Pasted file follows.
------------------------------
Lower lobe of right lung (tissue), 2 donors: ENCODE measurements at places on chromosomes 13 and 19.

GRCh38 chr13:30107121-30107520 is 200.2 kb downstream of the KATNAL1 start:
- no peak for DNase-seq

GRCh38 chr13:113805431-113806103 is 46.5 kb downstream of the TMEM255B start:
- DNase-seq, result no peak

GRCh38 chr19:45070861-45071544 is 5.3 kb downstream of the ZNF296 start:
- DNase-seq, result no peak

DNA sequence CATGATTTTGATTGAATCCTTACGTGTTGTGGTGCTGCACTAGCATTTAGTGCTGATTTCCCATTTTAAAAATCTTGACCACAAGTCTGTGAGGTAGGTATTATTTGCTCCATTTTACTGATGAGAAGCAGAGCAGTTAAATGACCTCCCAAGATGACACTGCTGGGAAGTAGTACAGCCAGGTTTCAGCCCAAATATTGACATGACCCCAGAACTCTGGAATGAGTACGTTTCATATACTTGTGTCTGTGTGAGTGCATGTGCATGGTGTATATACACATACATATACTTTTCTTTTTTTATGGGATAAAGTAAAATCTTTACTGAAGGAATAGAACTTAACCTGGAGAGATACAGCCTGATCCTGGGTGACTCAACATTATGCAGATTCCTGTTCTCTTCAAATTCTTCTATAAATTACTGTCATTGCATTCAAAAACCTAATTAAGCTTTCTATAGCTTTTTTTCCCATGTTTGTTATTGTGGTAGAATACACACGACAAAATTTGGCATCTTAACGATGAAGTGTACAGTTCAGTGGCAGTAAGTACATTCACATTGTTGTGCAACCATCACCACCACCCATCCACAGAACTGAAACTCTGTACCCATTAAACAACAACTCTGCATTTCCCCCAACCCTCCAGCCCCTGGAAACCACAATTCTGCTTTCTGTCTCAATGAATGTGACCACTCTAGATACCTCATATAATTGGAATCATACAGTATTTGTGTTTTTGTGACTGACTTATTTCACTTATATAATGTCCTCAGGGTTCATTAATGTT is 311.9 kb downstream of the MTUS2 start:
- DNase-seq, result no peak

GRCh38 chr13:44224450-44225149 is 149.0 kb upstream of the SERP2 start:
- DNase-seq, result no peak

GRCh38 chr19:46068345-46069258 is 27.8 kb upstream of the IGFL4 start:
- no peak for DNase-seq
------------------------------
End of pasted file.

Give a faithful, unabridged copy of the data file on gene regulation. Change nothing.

Lower lobe of right lung (tissue), 2 donors: ENCODE measurements at places on chromosomes 13 and 19.

GRCh38 chr13:30107121-30107520 is 200.2 kb downstream of the KATNAL1 start:
- no peak for DNase-seq

GRCh38 chr13:113805431-113806103 is 46.5 kb downstream of the TMEM255B start:
- DNase-seq, result no peak

GRCh38 chr19:45070861-45071544 is 5.3 kb downstream of the ZNF296 start:
- DNase-seq, result no peak

DNA sequence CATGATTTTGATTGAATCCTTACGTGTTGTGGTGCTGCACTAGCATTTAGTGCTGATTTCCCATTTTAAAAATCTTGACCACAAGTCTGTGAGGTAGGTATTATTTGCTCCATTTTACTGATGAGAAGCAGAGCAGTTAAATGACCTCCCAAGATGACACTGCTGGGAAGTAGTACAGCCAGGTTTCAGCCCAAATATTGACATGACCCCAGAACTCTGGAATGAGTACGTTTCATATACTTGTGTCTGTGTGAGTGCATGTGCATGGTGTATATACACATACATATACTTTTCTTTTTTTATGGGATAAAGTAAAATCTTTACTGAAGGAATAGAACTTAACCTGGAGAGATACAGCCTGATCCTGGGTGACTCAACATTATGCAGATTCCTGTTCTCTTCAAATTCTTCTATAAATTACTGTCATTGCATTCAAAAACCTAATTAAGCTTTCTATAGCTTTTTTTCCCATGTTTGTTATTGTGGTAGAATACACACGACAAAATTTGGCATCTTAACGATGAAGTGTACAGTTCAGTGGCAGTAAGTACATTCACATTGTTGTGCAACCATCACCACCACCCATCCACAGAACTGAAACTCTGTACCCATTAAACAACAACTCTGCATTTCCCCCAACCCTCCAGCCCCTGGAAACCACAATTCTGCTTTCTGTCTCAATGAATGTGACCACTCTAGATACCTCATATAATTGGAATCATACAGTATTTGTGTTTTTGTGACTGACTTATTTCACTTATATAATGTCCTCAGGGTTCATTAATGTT is 311.9 kb downstream of the MTUS2 start:
- DNase-seq, result no peak

GRCh38 chr13:44224450-44225149 is 149.0 kb upstream of the SERP2 start:
- DNase-seq, result no peak

GRCh38 chr19:46068345-46069258 is 27.8 kb upstream of the IGFL4 start:
- no peak for DNase-seq